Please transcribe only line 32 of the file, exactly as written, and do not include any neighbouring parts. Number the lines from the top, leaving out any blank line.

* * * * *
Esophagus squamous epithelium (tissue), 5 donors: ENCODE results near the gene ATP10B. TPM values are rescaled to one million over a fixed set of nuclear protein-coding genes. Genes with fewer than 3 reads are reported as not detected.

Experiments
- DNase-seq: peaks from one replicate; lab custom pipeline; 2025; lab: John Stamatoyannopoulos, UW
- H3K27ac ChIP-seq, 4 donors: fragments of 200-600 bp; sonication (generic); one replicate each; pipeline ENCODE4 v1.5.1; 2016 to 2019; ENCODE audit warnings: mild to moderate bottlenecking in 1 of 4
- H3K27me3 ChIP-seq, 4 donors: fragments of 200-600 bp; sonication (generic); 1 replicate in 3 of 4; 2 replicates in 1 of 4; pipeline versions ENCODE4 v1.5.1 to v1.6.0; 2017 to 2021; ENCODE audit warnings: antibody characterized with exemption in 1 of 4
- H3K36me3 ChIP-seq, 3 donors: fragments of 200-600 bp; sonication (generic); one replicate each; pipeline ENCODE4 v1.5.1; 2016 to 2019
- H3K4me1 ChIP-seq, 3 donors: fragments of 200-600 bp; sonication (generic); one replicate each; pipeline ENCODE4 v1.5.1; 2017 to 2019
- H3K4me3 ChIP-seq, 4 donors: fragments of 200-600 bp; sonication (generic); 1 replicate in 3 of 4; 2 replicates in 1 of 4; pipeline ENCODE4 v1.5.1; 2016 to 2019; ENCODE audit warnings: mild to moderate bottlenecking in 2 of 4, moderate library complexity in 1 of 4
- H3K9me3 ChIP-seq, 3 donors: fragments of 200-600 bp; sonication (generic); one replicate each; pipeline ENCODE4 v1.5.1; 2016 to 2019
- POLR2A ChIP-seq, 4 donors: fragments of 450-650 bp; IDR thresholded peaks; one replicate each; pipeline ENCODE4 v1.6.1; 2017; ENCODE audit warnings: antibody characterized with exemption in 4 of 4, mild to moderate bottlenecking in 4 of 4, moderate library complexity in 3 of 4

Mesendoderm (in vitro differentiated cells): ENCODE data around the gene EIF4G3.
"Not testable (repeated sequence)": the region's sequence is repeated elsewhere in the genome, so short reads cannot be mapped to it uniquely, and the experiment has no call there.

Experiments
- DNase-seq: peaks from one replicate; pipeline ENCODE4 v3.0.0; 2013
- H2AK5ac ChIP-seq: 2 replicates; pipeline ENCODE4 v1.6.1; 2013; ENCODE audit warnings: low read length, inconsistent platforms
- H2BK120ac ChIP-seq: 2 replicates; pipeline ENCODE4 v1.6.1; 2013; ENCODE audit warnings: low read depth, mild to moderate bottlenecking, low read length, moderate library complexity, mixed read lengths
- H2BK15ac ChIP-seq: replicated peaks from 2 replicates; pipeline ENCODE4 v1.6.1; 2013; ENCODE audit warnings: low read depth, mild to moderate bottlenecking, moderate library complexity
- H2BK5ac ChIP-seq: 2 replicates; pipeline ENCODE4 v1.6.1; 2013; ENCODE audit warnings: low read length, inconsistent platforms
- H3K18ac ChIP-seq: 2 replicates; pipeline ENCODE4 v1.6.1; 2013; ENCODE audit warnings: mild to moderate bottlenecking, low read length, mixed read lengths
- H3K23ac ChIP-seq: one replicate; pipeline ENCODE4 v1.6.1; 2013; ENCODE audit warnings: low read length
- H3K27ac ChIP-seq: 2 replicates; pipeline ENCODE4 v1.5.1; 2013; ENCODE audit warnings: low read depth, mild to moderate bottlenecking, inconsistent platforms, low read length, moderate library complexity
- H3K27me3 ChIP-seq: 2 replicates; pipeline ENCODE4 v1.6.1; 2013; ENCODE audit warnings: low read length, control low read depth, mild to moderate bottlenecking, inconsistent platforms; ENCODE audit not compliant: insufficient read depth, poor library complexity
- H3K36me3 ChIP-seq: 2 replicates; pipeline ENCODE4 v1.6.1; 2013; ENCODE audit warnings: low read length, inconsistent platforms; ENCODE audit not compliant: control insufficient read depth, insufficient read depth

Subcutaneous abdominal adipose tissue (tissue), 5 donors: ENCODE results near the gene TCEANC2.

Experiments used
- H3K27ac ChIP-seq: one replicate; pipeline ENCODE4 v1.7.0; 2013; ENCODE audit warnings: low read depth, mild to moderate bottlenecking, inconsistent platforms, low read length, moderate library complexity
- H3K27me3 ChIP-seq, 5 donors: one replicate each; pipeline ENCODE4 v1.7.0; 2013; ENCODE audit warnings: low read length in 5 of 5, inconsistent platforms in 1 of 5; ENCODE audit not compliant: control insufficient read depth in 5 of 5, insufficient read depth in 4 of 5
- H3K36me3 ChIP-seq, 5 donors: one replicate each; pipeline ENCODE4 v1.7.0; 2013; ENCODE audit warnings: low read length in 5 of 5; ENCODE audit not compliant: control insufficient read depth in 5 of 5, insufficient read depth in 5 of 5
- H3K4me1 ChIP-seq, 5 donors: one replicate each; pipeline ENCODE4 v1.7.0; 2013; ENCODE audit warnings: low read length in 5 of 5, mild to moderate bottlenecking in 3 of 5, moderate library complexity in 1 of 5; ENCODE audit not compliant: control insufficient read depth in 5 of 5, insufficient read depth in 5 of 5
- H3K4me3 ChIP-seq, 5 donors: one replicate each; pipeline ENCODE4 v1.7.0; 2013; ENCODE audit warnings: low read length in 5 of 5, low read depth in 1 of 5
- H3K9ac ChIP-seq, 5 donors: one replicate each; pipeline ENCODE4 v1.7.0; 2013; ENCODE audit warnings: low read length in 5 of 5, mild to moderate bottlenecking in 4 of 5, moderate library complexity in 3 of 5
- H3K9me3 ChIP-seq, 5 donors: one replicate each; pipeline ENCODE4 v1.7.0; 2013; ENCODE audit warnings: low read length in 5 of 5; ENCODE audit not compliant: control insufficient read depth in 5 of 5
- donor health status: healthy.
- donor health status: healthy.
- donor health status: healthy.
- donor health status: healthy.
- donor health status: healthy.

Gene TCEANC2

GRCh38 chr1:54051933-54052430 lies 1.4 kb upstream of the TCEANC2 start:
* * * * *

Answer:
- H3K9me3 ChIP-seq, 5 donors: one replicate each; pipeline ENCODE4 v1.7.0; 2013; ENCODE audit warnings: low read length in 5 of 5; ENCODE audit not compliant: control insufficient read depth in 5 of 5